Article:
On the fourth song into their set in the Main Room at First Avenue last night, Tom Chapman, lead singer of Battle, East Sussex’s Keane, realized he was going to have a personally transformative evening. It was during the devastating and tender track from their 2004 debut, Hopes and Fears, entitled “We Might As Well Be Strangers.” I saw him look out into the audience during the peak of the song and his face visibly changed.
The mystique that is the club First Avenue wrote its fire in the sky long ago, even before Purple Rain. It used to be a cool place to hang out even when it was a Greyhound Bus Station back in the 1930s, with its art deco vibe, air conditioning and floor checked terrazzo (which is still there today and serves as foundation of the pit). In 1970, the club opened with a two set performance by Joe Cocker and his Mad Dog Englishmen. Fitting, really, that a Brit Rocker should christen what was to become the musical mecca of the Midwest.
Over the years and as seen by the many stars painted on the exterior of the building, god-like geniuses from rock mythology have played the Main Room and the glorified closet known as 7th Street Entry, located in the same building. Clearly, the weight of this history overwhelmed Chapman, keyboard player Tim Rice Oxley, drummer Richard Hughes and bass player Jesse Quin. But they didn’t fail under the weight of it all. Instead, they rose to the occasion played a 21 song set that heated up the hearts of the 1500 strong audience in from the below-zero temperatures outside.
After each song, I turned to my show companion, Todd (an Essex man, born and bred for musical mythology just like me) and found that his jaw was nearer to the floor than mine. We were bearing witness to yet another legendary performance at First Avenue being born. It was a shovel to the head stunning show with Chapman’s choir boy voice at the center of it all. Keane prides itself on being flawless during performances and last night was no exception. They were greatly aided by the addition of a new sound system (and a wider pit area…so long, spirally staircase with forbidden step!) and the magnificent crowd that became immediately connected to the band early in the evening.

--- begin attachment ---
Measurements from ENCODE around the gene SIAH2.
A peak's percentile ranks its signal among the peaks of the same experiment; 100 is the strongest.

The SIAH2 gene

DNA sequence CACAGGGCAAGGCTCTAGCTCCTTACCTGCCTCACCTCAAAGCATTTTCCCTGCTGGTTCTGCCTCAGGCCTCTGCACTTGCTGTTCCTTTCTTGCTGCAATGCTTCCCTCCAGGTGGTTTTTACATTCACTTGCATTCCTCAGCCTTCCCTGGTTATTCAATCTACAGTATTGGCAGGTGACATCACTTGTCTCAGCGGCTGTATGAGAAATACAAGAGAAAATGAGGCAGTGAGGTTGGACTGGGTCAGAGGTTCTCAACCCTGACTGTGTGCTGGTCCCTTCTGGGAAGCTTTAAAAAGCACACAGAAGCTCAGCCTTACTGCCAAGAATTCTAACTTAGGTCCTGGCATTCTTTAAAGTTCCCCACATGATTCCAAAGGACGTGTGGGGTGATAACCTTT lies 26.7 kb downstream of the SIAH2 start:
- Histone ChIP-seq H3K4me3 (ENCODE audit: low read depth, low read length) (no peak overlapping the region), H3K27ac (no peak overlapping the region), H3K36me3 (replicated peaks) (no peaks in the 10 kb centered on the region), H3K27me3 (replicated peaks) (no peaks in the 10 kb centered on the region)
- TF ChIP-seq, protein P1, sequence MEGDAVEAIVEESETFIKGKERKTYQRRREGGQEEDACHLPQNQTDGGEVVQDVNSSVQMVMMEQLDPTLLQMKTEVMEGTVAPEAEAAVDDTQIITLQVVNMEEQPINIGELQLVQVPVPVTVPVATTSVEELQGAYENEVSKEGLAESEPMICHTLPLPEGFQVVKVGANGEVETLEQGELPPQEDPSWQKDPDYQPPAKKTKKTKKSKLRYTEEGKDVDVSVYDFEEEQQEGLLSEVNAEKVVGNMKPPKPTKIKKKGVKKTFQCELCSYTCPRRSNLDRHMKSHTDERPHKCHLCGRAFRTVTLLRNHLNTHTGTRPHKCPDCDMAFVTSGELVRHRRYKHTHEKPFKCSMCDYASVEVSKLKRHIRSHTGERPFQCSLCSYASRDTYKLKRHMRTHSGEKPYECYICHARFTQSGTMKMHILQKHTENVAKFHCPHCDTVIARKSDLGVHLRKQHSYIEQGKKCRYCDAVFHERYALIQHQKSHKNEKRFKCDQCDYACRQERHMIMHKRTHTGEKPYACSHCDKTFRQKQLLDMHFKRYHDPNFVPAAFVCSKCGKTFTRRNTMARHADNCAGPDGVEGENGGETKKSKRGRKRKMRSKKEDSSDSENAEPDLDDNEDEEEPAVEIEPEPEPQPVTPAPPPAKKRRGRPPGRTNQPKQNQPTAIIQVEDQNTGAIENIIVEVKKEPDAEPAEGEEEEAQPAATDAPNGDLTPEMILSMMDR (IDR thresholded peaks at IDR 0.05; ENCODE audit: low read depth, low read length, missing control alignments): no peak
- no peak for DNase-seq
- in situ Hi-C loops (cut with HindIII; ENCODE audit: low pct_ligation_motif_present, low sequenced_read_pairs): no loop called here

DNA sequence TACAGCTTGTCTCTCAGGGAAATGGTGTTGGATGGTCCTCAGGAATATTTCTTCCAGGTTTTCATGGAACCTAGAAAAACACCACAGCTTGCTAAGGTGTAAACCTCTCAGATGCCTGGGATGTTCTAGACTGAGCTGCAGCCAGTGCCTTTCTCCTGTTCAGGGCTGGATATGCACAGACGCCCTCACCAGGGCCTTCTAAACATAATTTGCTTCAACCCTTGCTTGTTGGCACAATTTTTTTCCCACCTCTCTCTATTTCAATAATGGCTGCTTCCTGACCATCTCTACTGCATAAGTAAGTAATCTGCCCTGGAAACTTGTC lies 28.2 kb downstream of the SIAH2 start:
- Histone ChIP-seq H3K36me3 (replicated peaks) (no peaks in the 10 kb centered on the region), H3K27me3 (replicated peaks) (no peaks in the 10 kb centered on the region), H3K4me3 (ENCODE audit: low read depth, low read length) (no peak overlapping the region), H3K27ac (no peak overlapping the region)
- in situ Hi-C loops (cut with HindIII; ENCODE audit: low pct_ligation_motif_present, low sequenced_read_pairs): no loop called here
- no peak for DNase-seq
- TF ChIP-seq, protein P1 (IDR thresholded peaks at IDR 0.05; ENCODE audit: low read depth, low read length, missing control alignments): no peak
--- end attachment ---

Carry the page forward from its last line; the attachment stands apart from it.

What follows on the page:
It was this synergy that created something quite magical last night and the emotion was evident on Tom’s face, growing stronger with each song. The set list was a nice collection of their now 10 year history. Highlights for me were “My Shadow,” “She Has No Time,” and, of course, “Bedshaped,” one of the top ten most romantic songs of all time. Their new album, Strangeland, is a return to the feel of their debut and contains many fantastic songs, the title track being one of my favorites. The first cut on the record, “You Are Young,” is a wonderful testament from parent to child and has now become the show opener. I recommend picking up the deluxe edition as it has four extra tracks.
With each song, I gazed around and looked at the denizens of the Ave and saw it all wash over and comfort them. Lovers snuggled, arms were raised, several thousand photos were taken and every word was sung by a chorus. Before the traditional show closer, “Crystal Ball,” Tom let his feelings on the evening be known. He was humbled by the connection that was made between band, venue and audience. He struggled to find the words to describe the nature of the relationship between music and Minneapolis and it was in this moment that I realized how deeply honest he was being.
Words don’t come easily when the power of the heart and soul drives the light that is within all of us.